Just as he begins to fill up with pride an old beggar approaches. He looks all out of sorts, an older African American gentlemen with old beat up shoes in which he notices both have holes in them and the right one is even missing half the sole. He’s wearing glasses with the lens missing out of one side of the frame and he’s wearing old slacks, a shirt and has the largest, rattiest looking beard he’s ever seen. The man looks like he could be about seventy years old or maybe life in the street has made him look that old. The old man asks him if he could spare some change and he lets him know that he doesn't have any, which is true because he never carries cash, only his card. As a matter of fact, the question actually made him think that maybe he should get some from an ATM since he’s on his journey and there’s no guarantee that he would be anywhere that he could use a debit card nor does every place take a debit card.
What he does do instead, is offer the old man some of the food and water he’s just purchased or the option to buy him something from inside the gas station. The old man obliges and they sit for a second at the table and eat and drink. He learns the old man has been homeless for over a decade, all of his family lives down south and he lost his home after he was hospitalized and unable to pay any of the bills after he got out. He explains that his family isn't very large and he only has one child, a daughter that he never told of his financial issues because he didn't want to burden her and lost track of years ago. For all she knows he's missing, or dead, or both and he could have grandchildren that he doesn't know about. He notices the old man is carrying around an old chess board and asks him if he has the pieces that go along with it.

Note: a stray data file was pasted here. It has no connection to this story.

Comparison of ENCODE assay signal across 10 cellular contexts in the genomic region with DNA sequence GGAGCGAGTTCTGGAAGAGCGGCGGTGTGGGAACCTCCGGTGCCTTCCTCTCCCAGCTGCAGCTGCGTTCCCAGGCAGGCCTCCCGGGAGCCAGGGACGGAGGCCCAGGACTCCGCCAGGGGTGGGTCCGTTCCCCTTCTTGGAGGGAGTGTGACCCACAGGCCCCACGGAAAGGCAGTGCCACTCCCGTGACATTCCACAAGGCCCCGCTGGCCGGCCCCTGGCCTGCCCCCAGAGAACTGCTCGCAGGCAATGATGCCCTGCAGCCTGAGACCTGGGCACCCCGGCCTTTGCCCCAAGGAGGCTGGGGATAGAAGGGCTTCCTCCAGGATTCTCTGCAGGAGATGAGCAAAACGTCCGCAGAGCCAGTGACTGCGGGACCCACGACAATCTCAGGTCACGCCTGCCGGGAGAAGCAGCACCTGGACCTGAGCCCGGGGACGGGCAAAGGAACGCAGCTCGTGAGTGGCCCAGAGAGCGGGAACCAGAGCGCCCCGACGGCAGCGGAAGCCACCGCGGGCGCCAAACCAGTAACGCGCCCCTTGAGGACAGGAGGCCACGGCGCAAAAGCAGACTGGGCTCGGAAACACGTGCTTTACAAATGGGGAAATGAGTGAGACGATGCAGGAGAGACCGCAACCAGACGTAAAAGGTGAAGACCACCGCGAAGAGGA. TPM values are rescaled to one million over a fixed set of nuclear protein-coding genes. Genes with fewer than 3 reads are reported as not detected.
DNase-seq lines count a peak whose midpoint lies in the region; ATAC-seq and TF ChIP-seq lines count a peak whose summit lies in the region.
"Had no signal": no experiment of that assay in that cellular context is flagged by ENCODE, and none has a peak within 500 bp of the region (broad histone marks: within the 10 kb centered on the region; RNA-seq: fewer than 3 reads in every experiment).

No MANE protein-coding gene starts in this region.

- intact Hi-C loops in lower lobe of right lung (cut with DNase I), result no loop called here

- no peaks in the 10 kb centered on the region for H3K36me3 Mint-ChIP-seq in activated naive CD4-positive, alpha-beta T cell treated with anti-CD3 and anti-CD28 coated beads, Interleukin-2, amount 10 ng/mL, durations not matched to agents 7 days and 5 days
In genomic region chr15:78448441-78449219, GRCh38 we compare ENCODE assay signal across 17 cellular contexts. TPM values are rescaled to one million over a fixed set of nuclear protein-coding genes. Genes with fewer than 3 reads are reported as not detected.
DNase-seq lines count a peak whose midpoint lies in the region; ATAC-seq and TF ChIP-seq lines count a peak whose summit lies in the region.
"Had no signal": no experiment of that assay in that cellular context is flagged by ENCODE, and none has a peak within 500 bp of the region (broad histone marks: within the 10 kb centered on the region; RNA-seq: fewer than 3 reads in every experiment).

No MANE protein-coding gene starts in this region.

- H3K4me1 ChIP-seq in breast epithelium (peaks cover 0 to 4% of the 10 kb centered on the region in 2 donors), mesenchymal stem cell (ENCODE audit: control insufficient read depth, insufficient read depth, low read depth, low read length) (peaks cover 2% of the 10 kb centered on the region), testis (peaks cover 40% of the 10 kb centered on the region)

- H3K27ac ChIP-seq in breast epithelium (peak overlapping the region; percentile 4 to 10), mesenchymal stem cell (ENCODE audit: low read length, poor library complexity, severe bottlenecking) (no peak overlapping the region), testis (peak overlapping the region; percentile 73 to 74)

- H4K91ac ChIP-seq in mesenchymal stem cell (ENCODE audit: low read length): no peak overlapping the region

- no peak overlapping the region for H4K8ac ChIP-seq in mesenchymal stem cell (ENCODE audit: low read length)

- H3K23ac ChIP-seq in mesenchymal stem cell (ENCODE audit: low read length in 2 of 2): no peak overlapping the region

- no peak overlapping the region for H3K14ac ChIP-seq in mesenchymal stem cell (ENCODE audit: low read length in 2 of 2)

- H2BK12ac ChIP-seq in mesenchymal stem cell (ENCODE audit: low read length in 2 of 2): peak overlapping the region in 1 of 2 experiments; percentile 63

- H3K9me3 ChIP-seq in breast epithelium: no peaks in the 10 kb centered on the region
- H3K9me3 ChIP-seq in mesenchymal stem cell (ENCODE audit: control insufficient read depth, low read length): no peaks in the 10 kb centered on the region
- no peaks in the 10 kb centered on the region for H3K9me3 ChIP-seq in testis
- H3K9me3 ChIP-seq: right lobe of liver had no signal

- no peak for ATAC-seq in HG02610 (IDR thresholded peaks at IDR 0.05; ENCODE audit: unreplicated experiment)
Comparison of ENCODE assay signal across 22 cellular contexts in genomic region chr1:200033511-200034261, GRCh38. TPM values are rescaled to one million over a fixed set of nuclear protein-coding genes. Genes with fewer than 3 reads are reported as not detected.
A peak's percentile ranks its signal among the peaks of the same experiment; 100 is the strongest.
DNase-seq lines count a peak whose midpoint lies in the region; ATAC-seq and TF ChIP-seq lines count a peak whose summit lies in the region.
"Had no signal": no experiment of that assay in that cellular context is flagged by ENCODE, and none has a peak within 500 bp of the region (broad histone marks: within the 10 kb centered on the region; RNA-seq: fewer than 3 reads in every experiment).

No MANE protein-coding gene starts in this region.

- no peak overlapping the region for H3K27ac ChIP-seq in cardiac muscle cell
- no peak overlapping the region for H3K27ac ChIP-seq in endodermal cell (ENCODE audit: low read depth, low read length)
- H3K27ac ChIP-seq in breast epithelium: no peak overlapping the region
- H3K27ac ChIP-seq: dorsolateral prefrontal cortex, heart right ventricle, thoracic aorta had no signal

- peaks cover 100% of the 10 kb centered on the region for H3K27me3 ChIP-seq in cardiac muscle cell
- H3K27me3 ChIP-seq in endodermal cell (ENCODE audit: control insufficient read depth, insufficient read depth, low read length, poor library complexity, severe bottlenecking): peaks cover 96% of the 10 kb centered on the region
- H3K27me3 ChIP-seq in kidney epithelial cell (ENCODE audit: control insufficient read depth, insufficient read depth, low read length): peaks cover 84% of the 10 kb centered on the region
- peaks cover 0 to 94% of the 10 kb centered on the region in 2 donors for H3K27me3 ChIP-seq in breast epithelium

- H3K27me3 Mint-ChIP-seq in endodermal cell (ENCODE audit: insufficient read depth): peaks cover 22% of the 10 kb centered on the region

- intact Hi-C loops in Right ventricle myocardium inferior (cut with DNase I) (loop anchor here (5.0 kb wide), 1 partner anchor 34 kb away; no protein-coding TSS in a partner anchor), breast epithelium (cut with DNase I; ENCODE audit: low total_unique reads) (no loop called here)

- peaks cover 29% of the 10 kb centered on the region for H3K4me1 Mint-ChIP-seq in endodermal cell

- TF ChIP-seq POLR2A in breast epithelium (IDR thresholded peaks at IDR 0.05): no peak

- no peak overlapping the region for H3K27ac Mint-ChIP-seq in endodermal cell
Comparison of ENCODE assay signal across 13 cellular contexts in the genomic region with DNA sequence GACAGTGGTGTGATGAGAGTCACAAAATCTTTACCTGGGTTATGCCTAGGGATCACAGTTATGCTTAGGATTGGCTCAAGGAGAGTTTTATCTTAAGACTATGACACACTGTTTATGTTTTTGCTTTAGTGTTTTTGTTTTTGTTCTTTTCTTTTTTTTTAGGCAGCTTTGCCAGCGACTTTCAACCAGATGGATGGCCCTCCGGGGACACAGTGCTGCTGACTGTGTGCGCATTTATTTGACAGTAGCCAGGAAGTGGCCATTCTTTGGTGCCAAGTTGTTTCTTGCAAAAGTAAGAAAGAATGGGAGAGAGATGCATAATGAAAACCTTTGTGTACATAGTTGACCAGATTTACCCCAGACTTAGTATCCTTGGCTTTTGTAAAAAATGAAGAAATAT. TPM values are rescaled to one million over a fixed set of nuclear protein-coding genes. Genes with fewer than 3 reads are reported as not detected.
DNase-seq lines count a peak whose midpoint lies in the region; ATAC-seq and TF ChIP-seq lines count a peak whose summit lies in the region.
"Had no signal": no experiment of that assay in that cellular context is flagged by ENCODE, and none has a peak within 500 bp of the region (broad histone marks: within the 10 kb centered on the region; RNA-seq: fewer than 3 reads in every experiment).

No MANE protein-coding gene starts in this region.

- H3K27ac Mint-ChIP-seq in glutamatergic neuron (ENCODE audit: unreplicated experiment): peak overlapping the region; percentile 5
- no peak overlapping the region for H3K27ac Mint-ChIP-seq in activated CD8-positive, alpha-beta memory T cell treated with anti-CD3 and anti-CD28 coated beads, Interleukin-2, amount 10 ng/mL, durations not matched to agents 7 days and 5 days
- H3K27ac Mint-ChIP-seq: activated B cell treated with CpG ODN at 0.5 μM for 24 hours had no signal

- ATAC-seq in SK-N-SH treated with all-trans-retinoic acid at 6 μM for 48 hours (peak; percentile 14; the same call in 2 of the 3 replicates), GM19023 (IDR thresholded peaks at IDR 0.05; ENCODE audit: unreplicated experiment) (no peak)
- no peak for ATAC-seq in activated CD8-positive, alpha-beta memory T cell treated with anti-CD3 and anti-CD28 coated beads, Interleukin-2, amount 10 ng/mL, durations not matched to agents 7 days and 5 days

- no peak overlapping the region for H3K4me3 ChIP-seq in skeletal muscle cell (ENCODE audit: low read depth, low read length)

The old man replies yes, and points to his pockets to indicate the location of the pieces. He thinks about how much he loves the game of chess and how happy he is that he learned the ancient game from his uncle. He asks the old man if he would like to play and the old man is shocked as no one has once noticed or commented on his board and most seem to be annoyed by his presence in the first place. So they sit and play, they play for hours, they play four or five games. The old man wins all but one, and each win he remains humble as if it was expected. After the last game the old man gets up and shakes his hand and says, “Say Say young fella, thanks for the company. It’s been a while since anyone has sat and talked to me and it’s been a while since I’ve been able to play this game with anyone else but myself. It’s been years actually. “
He tells the old man that it was his pleasure and he thinks to himself and really sees no technical difference between the two of them outside of age, wisdom, and the fact that he’s only been homeless for a couple days now (although his was self inflicted) and the old man for years. As the old man walks off he notices a sort of confidence and jazz in his step. The old man has a regal aire about himself as he goes on about his business. He notices that the entire time he spent with the old man, the old beggar never complained nor blamed anyone else for his perceived misfortune. As a matter of fact, he still seemed like someone who was on top of the world. He was mesmerized by how easy going and content the old man was, by how he still commanded so much respect and not a thing would indicate that he saw trouble in his life except for his appearance.
Right then and there he had an epiphany while watching the old man walk away. He learned perhaps one of his first big lessons on this trip. Between the unexpected support he received from his grandmother and appearance, condition, and interaction he had with the old beggar, that nothing in life was a sure thing. The only sure thing in life is the belief you have in yourself and the way you carry that belief within you.